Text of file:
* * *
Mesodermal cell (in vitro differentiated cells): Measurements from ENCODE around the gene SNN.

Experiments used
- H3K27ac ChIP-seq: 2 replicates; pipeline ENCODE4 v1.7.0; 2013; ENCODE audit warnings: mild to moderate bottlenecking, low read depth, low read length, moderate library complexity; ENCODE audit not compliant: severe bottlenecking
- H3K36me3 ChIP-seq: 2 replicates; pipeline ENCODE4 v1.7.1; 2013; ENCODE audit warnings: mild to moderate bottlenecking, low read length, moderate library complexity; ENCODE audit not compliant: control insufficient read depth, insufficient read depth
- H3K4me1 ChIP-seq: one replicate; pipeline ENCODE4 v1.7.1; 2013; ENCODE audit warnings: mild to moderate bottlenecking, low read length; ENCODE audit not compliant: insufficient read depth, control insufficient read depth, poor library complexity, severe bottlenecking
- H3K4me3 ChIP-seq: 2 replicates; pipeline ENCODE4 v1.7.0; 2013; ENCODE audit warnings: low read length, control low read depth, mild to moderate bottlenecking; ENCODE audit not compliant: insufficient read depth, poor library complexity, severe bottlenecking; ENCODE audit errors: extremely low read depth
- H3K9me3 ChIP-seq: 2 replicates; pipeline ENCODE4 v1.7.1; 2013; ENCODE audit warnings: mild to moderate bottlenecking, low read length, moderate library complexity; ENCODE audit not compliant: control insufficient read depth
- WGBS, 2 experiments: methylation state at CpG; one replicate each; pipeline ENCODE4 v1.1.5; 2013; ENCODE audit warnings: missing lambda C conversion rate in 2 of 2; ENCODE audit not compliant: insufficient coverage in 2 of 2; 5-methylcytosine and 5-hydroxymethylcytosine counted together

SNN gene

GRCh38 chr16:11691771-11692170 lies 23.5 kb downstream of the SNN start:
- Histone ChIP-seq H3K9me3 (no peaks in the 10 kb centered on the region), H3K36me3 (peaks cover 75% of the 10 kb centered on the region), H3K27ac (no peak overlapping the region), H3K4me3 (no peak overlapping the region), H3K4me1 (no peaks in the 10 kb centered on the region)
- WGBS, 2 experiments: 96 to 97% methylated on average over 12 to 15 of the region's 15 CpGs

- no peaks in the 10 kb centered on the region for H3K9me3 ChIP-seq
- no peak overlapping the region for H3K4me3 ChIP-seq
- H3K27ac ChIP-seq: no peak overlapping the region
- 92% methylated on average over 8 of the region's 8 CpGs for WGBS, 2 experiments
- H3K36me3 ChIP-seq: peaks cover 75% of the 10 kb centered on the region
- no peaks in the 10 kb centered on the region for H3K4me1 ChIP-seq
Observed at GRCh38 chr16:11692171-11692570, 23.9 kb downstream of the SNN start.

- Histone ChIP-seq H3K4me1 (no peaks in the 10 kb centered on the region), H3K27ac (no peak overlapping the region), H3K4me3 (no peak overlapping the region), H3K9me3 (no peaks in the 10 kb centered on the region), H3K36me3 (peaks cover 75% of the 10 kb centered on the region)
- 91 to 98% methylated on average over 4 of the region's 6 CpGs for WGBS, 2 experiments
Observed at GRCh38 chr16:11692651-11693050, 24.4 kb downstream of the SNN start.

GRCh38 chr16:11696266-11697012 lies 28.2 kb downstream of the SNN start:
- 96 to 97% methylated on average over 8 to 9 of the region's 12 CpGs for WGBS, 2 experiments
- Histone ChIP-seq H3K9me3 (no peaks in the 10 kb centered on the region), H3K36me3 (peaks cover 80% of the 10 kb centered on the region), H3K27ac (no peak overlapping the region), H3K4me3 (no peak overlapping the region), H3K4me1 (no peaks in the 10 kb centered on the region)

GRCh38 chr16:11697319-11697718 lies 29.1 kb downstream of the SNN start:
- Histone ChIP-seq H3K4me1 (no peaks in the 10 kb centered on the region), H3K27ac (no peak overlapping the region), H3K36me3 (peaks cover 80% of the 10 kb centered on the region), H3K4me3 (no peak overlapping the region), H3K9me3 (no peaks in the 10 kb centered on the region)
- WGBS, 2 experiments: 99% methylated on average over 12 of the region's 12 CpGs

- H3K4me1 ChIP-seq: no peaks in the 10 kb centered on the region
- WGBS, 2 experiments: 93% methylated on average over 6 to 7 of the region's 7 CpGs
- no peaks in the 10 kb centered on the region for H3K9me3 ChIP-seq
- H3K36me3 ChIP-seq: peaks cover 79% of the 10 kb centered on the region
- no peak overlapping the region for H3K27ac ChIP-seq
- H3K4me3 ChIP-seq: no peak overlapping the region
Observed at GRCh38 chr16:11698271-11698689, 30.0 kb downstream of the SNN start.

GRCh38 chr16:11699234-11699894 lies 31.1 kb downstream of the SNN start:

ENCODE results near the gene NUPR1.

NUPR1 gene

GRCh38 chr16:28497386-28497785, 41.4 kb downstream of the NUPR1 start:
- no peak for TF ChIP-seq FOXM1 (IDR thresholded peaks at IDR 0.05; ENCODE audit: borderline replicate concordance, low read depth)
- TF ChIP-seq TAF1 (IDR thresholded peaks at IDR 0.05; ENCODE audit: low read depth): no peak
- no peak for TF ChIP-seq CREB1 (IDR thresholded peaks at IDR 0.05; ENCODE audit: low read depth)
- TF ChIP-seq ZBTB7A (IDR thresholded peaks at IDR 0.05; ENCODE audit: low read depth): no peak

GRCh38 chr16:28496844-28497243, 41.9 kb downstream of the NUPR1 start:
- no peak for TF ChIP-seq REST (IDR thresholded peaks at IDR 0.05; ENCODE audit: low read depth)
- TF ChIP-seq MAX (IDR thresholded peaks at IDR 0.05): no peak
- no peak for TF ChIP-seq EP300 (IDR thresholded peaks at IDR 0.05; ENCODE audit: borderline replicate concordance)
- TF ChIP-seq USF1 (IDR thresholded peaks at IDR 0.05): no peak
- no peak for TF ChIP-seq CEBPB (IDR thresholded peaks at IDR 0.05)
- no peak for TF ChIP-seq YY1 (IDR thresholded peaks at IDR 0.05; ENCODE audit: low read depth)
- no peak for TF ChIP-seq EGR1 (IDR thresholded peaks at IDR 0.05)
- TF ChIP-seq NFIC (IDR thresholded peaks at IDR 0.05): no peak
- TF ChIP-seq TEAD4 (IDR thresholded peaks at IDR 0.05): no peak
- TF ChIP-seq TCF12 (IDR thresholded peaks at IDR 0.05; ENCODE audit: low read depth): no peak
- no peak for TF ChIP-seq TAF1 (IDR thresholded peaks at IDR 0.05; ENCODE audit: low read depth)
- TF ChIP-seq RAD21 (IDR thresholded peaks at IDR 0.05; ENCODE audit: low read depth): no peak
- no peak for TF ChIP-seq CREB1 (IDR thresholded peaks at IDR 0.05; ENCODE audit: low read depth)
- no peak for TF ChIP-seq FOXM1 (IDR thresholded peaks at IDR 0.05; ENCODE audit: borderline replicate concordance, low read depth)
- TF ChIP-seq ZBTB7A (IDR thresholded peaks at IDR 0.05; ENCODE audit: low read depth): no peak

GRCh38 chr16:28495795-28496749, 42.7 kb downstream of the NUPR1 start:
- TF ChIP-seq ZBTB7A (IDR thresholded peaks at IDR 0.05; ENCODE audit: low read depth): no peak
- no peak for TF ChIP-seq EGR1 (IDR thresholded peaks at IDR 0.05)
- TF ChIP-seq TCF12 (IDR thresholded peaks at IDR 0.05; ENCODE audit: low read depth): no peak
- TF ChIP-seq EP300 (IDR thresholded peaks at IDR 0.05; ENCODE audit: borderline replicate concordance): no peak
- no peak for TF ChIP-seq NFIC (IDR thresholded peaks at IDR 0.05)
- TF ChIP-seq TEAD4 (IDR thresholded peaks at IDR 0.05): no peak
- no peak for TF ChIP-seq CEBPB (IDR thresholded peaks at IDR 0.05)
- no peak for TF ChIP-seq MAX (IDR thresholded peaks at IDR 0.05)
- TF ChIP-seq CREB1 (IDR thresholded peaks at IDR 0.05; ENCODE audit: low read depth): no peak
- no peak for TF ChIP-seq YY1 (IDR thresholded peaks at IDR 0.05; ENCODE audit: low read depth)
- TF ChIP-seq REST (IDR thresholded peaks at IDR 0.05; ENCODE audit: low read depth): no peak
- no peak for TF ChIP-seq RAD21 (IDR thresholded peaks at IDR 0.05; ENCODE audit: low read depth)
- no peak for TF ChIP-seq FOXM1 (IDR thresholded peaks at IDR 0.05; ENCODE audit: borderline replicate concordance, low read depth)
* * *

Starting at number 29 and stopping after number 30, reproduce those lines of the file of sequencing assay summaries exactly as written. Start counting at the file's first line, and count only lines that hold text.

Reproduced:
- H3K4me1 ChIP-seq: no peaks in the 10 kb centered on the region
- WGBS, 2 experiments: 93% methylated on average over 6 to 7 of the region's 7 CpGs